It has to do with the sensorial input that occurs during learning. At first, the brain gives a lot of attention to learning a new skill –this is the second period in learning; but as the skill is developed, less attention is given to the actual process of learning. The tracks have been myelinated and the process has become automatic- the third period. Now imagine that my brain has spent time (over the summer) learning other things. Why would I be able to automatically jump back into using a stick-shift without going through the physical process of depressing the clutch, manipulating the gears, and familiarizing myself with the process, before I turn on the engine? Isn’t it the same for children reviewing a previously learned concept? Instead of asking the child to repeat the presentation perfectly, we should be asking them what they remember and move on from there. Just as I have to physically depress the clutch and go through the gear patterns before turning on the engine, shouldn’t the child be able to go through the physical “priming” before being asked to perform?
The difference between knowing something and being assessed on any skill at a specific time is analogous to any test---it depends on how you ask the question. Perhaps the first thing we should request is, “Show me what you remember about doing this work.” Of course, you may get the answer “Nothing”, but that doesn’t actually mean the child remembers nothing! Ask them to lay it out, and watch what they do. Chances are they will be able to replicate the layout with acceptable precision. “What do you think we should do next?” Probe the child with your questions to replicate the procedure, and continue this through the entire process. If you judge that the child has approximately 80% of the content, move on to the next presentation. If the curriculum has been designed correctly, the missing 20% is almost always reviewed in the next piece of work, or at the very least you can bring it to the child’s attention in your next presentation.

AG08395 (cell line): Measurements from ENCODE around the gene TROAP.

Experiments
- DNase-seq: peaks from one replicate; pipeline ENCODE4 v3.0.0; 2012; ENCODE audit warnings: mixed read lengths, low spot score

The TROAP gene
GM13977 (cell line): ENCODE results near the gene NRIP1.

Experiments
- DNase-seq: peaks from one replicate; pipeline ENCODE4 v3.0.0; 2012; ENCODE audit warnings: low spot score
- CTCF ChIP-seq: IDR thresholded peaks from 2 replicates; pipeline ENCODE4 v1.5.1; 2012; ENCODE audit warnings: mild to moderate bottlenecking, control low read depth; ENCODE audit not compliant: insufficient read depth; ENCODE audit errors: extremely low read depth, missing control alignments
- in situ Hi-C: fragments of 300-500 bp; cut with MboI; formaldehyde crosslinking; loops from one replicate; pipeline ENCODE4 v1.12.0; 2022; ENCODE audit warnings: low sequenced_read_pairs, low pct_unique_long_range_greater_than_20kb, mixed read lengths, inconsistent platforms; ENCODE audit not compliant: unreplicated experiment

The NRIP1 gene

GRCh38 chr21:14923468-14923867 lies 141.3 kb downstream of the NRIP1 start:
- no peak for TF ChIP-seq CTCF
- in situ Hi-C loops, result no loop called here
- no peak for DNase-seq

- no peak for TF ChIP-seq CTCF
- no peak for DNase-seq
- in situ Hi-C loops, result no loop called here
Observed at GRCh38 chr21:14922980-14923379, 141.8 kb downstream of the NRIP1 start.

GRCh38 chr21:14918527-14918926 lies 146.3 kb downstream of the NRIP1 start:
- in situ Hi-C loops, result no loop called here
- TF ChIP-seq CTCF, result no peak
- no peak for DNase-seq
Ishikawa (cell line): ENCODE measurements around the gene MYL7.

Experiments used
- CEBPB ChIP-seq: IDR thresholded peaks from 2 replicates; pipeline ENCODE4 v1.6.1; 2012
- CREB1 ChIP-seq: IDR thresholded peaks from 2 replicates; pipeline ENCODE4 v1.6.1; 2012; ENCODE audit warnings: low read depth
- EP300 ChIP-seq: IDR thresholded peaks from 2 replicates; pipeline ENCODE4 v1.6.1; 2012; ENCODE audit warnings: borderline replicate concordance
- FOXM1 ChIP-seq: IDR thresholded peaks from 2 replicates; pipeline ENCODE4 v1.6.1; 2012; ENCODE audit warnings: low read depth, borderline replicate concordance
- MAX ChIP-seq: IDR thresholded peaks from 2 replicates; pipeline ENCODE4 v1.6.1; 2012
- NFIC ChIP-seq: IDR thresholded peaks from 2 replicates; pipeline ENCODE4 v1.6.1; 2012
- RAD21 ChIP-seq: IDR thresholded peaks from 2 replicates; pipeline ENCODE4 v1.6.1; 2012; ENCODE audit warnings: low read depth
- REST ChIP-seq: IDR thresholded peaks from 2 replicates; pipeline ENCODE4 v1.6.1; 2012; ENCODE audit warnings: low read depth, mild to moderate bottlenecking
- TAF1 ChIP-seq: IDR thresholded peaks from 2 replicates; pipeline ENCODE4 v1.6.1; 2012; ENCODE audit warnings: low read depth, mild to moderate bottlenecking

Children are excited about learning new things at the beginning of the school year. Why would we dampen their enthusiasm by asking them to repeat activities that they have mastered last year? We are so fortunate in our classrooms to have a variety of materials that teach concepts in multiple ways. Let’s use those other materials to stimulate our children’s minds at the beginning of the year, instead of regurgitating previous lessons. I think this is how we motivate children. Let’s keep the enthusiasm that both teachers and children share when we have new beginnings.
About the Author:
Ms. Erika Ohlhaver is the Curriculum Coordinator for ETC Montessori, the Educational Director for Gulf Coast Montessori Teacher Education Center, and past Chair Person for the AMS Montessori Life Magazine Editorial Advisory Board. She may be reached at firstname.lastname@example.org for comments and questions. She often contributes articles, in various publications, on the methodology of Montessori education, consults, and conducts workshops and seminars detailing the implementation of Montessori curriculum in the classroom.